AT THE RATE federal authorities are walling off U.S. buildings and grounds in the nation's capital, downtown Washington could become a partitioned government enclave in only a few years. The latest move by Capital Police Chief Terrance W. Gainer and Senate Sergeant-at-Arms William H. Pickle to set up 14 vehicle checkpoints and close a main city thoroughfare -- First Street NE between Constitution Avenue and D Street -- is a massive step in that direction. District officials, led by Del. Eleanor Holmes Norton and Mayor Anthony A. Williams, have rightly objected to this precipitate and unilateral action, calling it a danger and disruption to the lives of residents, tourists, businesses and the flow of commerce. The mayor also expressed concern about the potential loss of access for fire and emergency vehicles. Making a larger point, the mayor said in a statement: "We cannot allow the symbols of American freedom and democracy to be transformed into fortresses of fear." That, however, is exactly what U.S. security officials, in the name of fighting terrorism, are doing.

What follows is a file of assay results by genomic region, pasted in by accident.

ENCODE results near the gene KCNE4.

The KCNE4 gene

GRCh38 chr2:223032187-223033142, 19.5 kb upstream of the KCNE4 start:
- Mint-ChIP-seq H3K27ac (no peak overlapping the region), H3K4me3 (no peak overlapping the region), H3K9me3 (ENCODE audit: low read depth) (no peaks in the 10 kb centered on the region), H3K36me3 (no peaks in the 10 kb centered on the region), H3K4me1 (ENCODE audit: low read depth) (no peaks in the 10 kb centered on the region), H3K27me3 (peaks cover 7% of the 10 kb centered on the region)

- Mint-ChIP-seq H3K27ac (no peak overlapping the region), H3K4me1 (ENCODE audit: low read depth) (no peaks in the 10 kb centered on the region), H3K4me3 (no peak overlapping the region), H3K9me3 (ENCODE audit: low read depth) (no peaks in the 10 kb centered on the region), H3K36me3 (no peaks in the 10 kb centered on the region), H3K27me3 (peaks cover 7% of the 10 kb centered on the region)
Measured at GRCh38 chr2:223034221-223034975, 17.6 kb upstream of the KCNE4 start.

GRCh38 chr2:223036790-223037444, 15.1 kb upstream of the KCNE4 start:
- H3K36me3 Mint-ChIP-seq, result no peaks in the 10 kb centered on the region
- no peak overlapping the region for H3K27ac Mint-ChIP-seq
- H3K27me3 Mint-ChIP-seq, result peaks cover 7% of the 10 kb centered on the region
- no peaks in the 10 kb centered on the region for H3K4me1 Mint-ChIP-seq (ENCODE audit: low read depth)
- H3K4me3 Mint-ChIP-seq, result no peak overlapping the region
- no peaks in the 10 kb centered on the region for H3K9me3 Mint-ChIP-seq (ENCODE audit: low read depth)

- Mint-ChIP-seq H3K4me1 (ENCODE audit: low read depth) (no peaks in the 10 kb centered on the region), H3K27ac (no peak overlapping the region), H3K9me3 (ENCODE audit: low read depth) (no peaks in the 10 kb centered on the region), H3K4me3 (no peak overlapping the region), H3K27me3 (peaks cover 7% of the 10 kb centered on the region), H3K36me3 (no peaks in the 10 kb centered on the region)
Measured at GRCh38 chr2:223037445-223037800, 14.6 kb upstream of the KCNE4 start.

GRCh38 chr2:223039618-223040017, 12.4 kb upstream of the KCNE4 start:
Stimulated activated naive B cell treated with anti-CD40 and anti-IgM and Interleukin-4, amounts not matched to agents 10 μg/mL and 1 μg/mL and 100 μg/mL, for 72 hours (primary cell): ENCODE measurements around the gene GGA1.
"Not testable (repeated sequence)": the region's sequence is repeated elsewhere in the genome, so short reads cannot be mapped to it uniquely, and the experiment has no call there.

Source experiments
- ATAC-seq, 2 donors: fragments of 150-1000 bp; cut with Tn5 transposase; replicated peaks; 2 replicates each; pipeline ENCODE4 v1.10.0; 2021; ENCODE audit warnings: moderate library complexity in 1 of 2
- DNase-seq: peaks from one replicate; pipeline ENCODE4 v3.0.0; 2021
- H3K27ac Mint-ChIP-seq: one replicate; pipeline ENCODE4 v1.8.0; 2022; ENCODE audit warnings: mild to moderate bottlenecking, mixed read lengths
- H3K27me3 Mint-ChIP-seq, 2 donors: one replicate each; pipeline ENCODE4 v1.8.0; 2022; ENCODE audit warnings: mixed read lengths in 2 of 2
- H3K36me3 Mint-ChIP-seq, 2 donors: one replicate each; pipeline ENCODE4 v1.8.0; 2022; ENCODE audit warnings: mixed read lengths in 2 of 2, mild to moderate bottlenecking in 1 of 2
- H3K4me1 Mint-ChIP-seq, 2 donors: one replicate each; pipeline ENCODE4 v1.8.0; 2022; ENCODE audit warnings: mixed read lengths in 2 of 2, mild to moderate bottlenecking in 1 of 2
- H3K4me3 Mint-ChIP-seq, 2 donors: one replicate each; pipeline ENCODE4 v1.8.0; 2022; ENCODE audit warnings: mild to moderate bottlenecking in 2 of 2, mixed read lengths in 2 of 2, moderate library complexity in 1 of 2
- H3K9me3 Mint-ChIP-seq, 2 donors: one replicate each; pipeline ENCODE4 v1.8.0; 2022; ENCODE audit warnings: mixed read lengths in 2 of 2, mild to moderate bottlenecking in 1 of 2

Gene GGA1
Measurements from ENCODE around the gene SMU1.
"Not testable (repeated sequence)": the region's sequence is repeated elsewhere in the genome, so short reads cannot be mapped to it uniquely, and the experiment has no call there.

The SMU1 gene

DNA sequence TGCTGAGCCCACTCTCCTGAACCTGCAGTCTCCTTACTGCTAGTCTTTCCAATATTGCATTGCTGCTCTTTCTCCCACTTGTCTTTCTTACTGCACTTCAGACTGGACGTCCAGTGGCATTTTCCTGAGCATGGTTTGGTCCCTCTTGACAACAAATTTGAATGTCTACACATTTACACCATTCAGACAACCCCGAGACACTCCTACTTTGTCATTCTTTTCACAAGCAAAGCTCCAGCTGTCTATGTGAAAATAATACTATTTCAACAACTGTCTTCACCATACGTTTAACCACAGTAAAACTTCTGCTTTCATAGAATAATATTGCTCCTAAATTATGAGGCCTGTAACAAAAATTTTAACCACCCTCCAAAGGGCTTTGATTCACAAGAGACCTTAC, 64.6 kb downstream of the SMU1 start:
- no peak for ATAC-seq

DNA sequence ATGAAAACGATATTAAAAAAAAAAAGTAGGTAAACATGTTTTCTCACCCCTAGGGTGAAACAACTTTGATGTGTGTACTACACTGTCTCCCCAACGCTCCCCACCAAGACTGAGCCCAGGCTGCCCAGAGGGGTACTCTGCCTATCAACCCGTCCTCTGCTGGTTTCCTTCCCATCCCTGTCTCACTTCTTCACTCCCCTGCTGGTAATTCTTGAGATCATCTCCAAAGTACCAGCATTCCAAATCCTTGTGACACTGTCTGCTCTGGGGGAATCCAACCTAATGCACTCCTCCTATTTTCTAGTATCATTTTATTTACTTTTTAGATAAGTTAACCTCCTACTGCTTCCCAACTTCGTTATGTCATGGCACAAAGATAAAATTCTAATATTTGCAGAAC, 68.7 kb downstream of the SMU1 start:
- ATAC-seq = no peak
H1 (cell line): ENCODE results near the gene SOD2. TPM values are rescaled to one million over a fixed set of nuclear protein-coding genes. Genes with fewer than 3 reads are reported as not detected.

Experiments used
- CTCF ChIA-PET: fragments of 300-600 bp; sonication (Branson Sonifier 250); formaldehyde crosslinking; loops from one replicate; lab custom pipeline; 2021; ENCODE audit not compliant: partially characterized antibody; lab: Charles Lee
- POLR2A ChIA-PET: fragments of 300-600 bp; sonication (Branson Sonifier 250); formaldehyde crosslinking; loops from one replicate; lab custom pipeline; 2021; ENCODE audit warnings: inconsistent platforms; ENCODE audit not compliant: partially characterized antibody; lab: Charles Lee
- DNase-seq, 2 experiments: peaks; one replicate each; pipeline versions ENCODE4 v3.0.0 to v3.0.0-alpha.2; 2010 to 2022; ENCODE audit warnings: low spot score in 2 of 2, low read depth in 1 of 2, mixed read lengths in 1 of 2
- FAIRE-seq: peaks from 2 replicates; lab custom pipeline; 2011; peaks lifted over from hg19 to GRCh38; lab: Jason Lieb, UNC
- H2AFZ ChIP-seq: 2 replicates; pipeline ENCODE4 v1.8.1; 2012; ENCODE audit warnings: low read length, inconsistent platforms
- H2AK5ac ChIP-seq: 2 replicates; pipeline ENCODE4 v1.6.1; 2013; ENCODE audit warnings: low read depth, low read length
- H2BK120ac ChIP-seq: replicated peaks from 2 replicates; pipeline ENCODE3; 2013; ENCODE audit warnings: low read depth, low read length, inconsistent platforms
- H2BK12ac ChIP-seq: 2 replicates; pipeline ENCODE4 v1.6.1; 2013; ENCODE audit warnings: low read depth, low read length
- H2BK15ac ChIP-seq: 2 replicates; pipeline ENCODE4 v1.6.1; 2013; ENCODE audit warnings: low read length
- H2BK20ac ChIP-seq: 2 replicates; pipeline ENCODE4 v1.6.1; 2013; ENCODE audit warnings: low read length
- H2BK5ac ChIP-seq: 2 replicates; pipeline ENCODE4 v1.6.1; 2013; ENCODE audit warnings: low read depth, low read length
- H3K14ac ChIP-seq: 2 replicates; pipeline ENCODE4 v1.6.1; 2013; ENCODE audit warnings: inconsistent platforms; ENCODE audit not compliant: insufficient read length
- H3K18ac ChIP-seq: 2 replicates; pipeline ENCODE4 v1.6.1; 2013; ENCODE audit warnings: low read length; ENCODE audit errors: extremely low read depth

Chief Gainer, a high-ranking D.C. police officer before becoming the Capitol's top cop, should appreciate as much as anyone on Capitol Hill the importance of consulting and working cooperatively with city officials on security matters. Had he done so, as Ms. Norton suggested yesterday, he might have discovered that there are several practical alternatives, such as the use of Jersey barriers now in place around many high-security federal buildings. The chief didn't have to go to the extreme of a complete closure. The same caution applies to his scheme for multiple checkpoints, which will help create gridlock and massive backups during rush hour, especially when Congress is in session, as the mayor noted yesterday.
But the negative consequences of closing off more and more streets go beyond the practical. This city is a symbol of American freedom. "Walling off the Capitol," as Mr. Williams observed, "is a capitulation to terrorism." To imprison the shrines of freedom -- the House and Senate, the Library of Congress, the U.S. Supreme Court -- behind blocked streets and gates makes a mockery of our claim to be a free and open society that can provide for the nation's security. America can and should find ways to respect both security and openness. The creeping fortification of this city devalues what should make it special. It's not too late for Capitol officials to rethink their decisions. It's not too soon to begin undoing the wrong right now.